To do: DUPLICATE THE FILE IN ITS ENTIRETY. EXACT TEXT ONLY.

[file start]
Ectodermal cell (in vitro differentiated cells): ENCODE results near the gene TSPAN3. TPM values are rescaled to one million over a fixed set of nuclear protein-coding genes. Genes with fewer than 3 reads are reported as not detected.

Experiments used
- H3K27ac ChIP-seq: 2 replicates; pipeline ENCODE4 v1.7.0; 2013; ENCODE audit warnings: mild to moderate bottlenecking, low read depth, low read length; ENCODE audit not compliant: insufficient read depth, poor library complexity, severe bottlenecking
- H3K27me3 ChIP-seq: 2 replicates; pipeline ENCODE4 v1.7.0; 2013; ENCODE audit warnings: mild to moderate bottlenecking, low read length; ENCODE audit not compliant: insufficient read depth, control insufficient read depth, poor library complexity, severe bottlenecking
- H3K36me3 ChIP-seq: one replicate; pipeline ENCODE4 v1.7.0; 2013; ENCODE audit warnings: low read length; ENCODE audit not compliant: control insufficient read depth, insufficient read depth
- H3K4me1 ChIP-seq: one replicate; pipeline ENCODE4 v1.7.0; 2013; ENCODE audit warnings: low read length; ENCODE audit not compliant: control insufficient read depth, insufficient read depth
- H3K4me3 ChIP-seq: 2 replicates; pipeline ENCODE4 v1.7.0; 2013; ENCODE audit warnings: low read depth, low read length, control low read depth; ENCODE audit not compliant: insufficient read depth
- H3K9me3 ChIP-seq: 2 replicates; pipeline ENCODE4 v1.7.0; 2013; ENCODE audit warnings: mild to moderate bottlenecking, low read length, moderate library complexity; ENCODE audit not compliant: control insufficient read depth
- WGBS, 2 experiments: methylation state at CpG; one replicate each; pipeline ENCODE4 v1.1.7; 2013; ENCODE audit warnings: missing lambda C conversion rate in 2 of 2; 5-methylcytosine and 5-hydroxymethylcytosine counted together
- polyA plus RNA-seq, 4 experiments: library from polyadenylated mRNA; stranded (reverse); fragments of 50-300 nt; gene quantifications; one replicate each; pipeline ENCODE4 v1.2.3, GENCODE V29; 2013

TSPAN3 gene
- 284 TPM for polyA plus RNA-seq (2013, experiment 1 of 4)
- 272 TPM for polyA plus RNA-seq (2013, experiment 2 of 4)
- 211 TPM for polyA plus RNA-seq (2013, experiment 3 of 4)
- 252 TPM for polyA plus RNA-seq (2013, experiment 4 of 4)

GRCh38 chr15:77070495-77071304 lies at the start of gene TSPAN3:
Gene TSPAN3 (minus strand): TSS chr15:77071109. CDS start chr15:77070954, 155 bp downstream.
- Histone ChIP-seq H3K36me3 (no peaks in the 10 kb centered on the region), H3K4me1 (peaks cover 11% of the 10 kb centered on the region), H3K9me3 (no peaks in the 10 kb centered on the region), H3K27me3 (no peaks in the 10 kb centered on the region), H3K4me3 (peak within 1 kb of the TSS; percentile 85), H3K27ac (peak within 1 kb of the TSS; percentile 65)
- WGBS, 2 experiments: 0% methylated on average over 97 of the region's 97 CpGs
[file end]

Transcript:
Ectodermal cell (in vitro differentiated cells): ENCODE results near the gene TSPAN3. TPM values are rescaled to one million over a fixed set of nuclear protein-coding genes. Genes with fewer than 3 reads are reported as not detected.

Experiments used
- H3K27ac ChIP-seq: 2 replicates; pipeline ENCODE4 v1.7.0; 2013; ENCODE audit warnings: mild to moderate bottlenecking, low read depth, low read length; ENCODE audit not compliant: insufficient read depth, poor library complexity, severe bottlenecking
- H3K27me3 ChIP-seq: 2 replicates; pipeline ENCODE4 v1.7.0; 2013; ENCODE audit warnings: mild to moderate bottlenecking, low read length; ENCODE audit not compliant: insufficient read depth, control insufficient read depth, poor library complexity, severe bottlenecking
- H3K36me3 ChIP-seq: one replicate; pipeline ENCODE4 v1.7.0; 2013; ENCODE audit warnings: low read length; ENCODE audit not compliant: control insufficient read depth, insufficient read depth
- H3K4me1 ChIP-seq: one replicate; pipeline ENCODE4 v1.7.0; 2013; ENCODE audit warnings: low read length; ENCODE audit not compliant: control insufficient read depth, insufficient read depth
- H3K4me3 ChIP-seq: 2 replicates; pipeline ENCODE4 v1.7.0; 2013; ENCODE audit warnings: low read depth, low read length, control low read depth; ENCODE audit not compliant: insufficient read depth
- H3K9me3 ChIP-seq: 2 replicates; pipeline ENCODE4 v1.7.0; 2013; ENCODE audit warnings: mild to moderate bottlenecking, low read length, moderate library complexity; ENCODE audit not compliant: control insufficient read depth
- WGBS, 2 experiments: methylation state at CpG; one replicate each; pipeline ENCODE4 v1.1.7; 2013; ENCODE audit warnings: missing lambda C conversion rate in 2 of 2; 5-methylcytosine and 5-hydroxymethylcytosine counted together
- polyA plus RNA-seq, 4 experiments: library from polyadenylated mRNA; stranded (reverse); fragments of 50-300 nt; gene quantifications; one replicate each; pipeline ENCODE4 v1.2.3, GENCODE V29; 2013

TSPAN3 gene
- 284 TPM for polyA plus RNA-seq (2013, experiment 1 of 4)
- 272 TPM for polyA plus RNA-seq (2013, experiment 2 of 4)
- 211 TPM for polyA plus RNA-seq (2013, experiment 3 of 4)
- 252 TPM for polyA plus RNA-seq (2013, experiment 4 of 4)

GRCh38 chr15:77070495-77071304 lies at the start of gene TSPAN3:
Gene TSPAN3 (minus strand): TSS chr15:77071109. CDS start chr15:77070954, 155 bp downstream.
- Histone ChIP-seq H3K36me3 (no peaks in the 10 kb centered on the region), H3K4me1 (peaks cover 11% of the 10 kb centered on the region), H3K9me3 (no peaks in the 10 kb centered on the region), H3K27me3 (no peaks in the 10 kb centered on the region), H3K4me3 (peak within 1 kb of the TSS; percentile 85), H3K27ac (peak within 1 kb of the TSS; percentile 65)
- WGBS, 2 experiments: 0% methylated on average over 97 of the region's 97 CpGs